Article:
Which is something I could have told them before they started….and it’s also worth noting that the Hiawatha Line did a lot to kill off downtown retail by making it easier to get to the MOA. Lots of things went wrong and expensively so with this.

  14. I was so hoping that the railroad that had the right of way, would have told them to pound sand.

    That’s the Bottineau line running up Hwy 81 from Mpls -> Golden Valley -> Robbinsdale -> Crystal – > Brooklyn Center -> Maple Grove -> Beyond?

    As of right now, BNSF has told the Met Council where to stick it in terms of sharing trackage/right of way, and they are sticking firm. The Met Council is now looking at running it down the center of 81 since that highway has been greatly widened from Robbinsdale up to 694. The residents and businesses along that corridor are suddenly not liking that new idea.

    The whole reason BNSF is being stubborn, is because they wanted to buy/eminently domain some land to put a 90 curve alongside a perpendicular rail crossing in Crystal (allowing the train to transfer from the N/S line to E/W line via backing up along that curve). This would cause more frequent and much longer delays at 2 railroad crossings in Crystal. It would have cut off the northern portion of the city when trains had to navigate that crossing, then backup around the curve. The northern portion of the city would see delays of police/fire services as the trucks/squads would have to re-route to Hwy 100 and then 81 where both rail lines have bridge crossings instead of gate crossings. The residents and businesses were powerless to stop this, due to old federal laws giving railroads a ton of power (back in the 1800s when the country was in expansion mode, before private property rights were codified). Crystal was extremely grateful to HennCo for HC’s emergency purchase of that land, and BNSF could not legally contest it. Now, however, that Bottineau is in jeopardy, I could see the Met Council applying enough pressure to (or greasing the palms of) HennCo, resulting in HennCo giving up that land to BNSF for their curve. Then BNSF would probably make the concession of allowing LRT in their shared right of way.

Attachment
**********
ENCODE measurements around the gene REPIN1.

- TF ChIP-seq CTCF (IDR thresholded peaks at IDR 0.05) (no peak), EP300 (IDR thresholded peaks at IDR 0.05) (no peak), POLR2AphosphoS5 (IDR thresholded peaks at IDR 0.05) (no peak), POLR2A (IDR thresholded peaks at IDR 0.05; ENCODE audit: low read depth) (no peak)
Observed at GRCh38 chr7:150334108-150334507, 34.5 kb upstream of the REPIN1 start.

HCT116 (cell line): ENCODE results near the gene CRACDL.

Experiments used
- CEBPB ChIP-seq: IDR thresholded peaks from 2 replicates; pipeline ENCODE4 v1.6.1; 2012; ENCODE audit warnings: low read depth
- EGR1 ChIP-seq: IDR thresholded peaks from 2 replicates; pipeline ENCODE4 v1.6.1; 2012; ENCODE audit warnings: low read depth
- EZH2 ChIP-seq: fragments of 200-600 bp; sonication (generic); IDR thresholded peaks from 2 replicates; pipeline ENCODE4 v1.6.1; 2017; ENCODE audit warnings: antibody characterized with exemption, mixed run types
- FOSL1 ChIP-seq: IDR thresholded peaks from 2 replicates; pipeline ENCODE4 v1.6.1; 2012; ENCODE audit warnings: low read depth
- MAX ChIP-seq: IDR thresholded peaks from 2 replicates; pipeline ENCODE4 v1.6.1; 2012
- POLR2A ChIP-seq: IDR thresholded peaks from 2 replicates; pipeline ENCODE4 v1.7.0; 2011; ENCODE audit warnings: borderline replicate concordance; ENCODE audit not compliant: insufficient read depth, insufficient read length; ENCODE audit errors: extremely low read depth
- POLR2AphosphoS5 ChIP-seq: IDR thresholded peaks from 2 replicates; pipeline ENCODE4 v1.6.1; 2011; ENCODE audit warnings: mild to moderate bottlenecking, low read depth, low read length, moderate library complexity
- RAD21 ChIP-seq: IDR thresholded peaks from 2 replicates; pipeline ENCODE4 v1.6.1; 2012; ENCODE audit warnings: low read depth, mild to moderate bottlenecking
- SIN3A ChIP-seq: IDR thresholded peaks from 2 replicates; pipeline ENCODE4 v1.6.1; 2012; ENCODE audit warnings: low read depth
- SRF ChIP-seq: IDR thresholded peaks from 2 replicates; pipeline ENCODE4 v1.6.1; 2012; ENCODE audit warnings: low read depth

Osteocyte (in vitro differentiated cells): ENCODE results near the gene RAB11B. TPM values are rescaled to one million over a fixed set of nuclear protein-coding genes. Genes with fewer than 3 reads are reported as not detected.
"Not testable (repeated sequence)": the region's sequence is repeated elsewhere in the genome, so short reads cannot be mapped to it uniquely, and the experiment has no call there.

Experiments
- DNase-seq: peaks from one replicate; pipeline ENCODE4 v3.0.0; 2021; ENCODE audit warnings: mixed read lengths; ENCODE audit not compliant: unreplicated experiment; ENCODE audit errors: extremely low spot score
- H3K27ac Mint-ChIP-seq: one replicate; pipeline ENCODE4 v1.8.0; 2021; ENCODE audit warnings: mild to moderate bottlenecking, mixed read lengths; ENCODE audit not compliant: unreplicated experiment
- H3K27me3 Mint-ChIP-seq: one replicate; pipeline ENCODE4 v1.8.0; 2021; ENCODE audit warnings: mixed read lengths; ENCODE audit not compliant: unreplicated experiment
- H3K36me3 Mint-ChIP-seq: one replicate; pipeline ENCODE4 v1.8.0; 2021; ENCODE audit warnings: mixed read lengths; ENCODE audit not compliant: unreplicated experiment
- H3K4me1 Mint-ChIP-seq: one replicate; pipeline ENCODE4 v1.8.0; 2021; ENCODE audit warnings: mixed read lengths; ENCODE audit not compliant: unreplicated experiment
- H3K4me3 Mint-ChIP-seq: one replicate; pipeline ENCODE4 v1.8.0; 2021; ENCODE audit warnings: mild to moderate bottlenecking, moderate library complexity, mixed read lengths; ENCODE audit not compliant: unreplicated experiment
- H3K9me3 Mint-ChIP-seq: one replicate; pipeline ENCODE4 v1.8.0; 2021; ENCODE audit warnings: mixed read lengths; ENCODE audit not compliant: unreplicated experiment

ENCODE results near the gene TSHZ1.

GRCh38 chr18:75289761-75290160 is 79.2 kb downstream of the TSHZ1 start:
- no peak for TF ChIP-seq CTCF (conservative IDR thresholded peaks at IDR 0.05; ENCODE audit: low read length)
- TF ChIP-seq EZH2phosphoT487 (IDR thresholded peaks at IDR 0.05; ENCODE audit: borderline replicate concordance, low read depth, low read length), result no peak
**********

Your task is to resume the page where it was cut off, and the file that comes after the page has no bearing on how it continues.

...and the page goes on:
Here’s a Strib article from 2015 when it was in consideration/debate, before HennCo bought the land:

  15. BH429:

    As an aside, his Geography of Maps class was taught entirely by TAs, with the exception of him giving 3 hour long lectures at various points throughout the course. I will say this. Every one of those three lectures earned a round of applause from the entire student body, because the “debate/decision” that was discussed, was absolutely and completely solved using only map data. One of his other lectures was “I want to buy a hobby farm to do (whatever it was, I no longer remember). Where should I look for purchasable land?” and I do not remember the third one.

    I have to wonder though. What would that professor’s presentation sound like today? Would he be “woke” and present the lies and propaganda that the crooked perpetrators of the light rail Ponzi scheme use or would he still tell the truth?

    I have no idea of his politics, but given how many U of M professors are hard core indoctrinators today, I would presume A as opposed to “tell the truth”

  16. Bill C.

    Yea, if I had to guess, I would say he doesn’t look “woke”. 😂